Our Wodify Guest Blog Series is part of our initiative to open our doors to the Wodify fitness community around the world, so they may share their experience, news, and advice.
Guest author Darren Ellis has an MSc in Exercise and is the owner of CrossFit NZ, the first affiliate in New Zealand and one of the first few hundred in the world.
Back in 2000, I had been backpacking for a few years and wound up on the island of Utila, in Central America, which just so happens to be the cheapest place in the WORLD to get your scuba diving qualification. The island had two roads, one general store, four bars, five hotels, six restaurants...and twelve dive shops.
Scuba diving was the ONLY reason tourists came to the island, so the shops got competitive. Eventually the cost of getting a qualification became unbelievably cheap: Open water certification with five nights free accommodation and dinners, all for a hundred bucks…
What was a great deal for us backpackers was actually crippling Utila’s dive industry, where many shop owners struggled to afford gas for their boats. You could draw the same parallels to CrossFit gyms located in crowded landscapes. In the long run, cut-rate marketing strategies for micro-gyms do more harm than good.
When we first opened our two locations, we advertised a foundation membership to the first ten sign ups, to create a little buzz and to bring in some extra cash. What I've seen happen, however, is that a brand new gym gives discounts to too many people, perhaps because they are too nervous to raise their rates, or too excited about the steady stream of new members into their community. Then they find out they suddenly need to spend big on more coaches and equipment to cope with the influx, and there isn't any money to pay for it.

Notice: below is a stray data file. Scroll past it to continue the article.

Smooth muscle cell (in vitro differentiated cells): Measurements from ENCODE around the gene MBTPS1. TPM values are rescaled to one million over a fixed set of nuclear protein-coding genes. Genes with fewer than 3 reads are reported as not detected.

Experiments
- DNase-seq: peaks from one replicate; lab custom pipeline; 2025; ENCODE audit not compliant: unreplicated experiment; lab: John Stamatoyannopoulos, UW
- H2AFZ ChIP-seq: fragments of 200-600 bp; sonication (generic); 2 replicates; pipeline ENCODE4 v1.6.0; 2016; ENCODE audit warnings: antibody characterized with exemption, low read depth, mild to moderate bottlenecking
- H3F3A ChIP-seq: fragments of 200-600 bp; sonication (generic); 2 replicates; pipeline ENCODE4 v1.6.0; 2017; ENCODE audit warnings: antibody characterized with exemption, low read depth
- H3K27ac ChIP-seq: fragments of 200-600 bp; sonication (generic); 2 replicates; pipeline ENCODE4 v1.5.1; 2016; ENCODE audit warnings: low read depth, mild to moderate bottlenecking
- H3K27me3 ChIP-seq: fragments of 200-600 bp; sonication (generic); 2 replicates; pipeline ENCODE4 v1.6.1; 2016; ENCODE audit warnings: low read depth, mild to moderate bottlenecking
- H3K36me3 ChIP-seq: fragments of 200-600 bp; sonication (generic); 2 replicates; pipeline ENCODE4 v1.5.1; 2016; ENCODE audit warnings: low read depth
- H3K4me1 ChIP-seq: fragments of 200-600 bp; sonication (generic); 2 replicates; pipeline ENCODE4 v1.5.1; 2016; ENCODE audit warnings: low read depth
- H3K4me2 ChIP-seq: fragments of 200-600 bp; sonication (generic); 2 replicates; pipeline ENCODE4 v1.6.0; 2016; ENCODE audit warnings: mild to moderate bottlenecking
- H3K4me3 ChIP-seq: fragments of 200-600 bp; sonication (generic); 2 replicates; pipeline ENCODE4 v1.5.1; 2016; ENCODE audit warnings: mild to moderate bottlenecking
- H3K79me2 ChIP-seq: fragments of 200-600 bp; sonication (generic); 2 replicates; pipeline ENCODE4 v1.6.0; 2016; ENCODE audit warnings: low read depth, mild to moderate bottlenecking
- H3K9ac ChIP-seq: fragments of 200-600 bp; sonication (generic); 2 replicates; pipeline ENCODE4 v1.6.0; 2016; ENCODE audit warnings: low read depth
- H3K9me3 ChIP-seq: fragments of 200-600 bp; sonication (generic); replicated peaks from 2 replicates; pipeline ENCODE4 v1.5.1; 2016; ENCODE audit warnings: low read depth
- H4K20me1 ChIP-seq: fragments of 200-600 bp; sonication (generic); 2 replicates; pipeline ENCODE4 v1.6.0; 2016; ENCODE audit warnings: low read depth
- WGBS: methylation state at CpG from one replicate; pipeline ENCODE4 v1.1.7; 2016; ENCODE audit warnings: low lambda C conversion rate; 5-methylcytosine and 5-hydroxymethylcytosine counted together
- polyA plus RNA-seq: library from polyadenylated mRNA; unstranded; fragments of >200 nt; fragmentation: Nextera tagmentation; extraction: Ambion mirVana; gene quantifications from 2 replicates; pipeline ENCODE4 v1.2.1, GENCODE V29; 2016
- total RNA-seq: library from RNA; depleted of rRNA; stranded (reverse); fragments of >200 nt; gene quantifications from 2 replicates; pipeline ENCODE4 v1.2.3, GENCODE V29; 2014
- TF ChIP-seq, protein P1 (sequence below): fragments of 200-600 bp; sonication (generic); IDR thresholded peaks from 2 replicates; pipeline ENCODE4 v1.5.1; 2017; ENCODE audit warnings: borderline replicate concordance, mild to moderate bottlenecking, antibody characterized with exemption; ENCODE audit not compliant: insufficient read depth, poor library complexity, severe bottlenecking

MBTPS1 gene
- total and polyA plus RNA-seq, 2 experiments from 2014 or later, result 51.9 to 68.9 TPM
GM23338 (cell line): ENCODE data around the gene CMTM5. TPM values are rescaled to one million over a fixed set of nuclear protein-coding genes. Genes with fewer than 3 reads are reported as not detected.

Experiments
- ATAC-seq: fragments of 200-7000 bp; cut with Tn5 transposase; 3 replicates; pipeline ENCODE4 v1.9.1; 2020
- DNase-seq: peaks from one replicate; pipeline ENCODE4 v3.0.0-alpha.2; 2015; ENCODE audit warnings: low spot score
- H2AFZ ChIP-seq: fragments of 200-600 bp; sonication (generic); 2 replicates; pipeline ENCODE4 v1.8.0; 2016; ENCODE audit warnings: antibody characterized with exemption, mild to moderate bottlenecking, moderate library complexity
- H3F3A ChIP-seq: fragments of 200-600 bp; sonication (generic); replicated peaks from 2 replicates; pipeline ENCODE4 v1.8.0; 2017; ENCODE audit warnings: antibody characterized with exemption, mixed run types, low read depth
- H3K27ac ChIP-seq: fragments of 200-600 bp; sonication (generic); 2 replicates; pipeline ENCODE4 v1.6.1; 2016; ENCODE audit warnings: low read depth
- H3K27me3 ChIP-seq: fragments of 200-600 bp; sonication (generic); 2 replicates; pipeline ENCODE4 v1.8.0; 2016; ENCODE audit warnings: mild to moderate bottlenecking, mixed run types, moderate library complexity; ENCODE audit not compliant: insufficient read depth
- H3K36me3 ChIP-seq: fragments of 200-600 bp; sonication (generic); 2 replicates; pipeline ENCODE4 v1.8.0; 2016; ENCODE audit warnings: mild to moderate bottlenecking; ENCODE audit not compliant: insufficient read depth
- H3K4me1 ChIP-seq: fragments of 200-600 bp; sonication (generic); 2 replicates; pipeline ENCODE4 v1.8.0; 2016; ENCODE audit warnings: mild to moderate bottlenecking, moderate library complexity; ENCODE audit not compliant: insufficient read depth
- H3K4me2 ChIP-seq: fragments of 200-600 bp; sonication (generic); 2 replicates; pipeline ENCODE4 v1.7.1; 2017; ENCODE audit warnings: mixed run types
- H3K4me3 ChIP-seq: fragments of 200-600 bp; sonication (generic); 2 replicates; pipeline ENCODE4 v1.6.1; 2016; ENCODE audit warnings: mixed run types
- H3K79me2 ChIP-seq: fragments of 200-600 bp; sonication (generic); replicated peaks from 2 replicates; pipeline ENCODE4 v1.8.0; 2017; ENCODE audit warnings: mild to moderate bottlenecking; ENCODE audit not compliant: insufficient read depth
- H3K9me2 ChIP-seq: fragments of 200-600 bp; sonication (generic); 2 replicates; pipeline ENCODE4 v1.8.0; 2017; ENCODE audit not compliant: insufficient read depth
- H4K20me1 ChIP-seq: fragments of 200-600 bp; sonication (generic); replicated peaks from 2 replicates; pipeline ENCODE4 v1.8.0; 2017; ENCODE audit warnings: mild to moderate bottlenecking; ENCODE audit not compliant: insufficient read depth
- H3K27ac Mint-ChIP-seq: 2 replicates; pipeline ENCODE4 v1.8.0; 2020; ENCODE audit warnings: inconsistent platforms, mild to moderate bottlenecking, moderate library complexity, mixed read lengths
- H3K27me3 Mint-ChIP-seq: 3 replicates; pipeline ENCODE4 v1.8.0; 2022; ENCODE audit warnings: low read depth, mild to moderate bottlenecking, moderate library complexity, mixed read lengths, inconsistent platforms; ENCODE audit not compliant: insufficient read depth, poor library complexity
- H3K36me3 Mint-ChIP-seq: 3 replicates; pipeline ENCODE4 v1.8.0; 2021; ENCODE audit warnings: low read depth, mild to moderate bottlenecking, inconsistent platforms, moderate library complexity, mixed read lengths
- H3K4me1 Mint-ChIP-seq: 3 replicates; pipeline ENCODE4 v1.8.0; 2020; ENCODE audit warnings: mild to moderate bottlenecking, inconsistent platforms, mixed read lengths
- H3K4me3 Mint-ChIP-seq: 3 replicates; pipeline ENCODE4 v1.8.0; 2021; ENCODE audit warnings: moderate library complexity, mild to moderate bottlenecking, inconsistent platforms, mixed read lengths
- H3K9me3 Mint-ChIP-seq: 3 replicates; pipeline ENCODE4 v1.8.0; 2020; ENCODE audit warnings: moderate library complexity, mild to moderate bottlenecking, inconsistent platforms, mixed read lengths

It’s vitally important to remember that micro-gyms have a finite amount of space, so if you max out your space with discounted memberships, you’re not only affecting the health of your business (due to increased staff and equipment expenses), you might also be creating a barrier to people willing to pay top dollar.
My advice is: Build your gym one member at a time.
That's honestly how I believe it works best. Find the best person for your community, and use your abilities to help them reach the best of theirs.
By the way, I went on to work for a dive shop in Utila back in 2000, (the oldest and most expensive one on the island: Utila Dive Centre. Still going strong today!) It was there that I learned a ton about delivering professional service, charging what you’re worth, and being confident enough to stand by it, despite everyone else undercutting their prices in a race to the bottom.
Connect with Darren Ellis:
crossfitnz.co.nz / @darrenellis75 / @sherpa.coach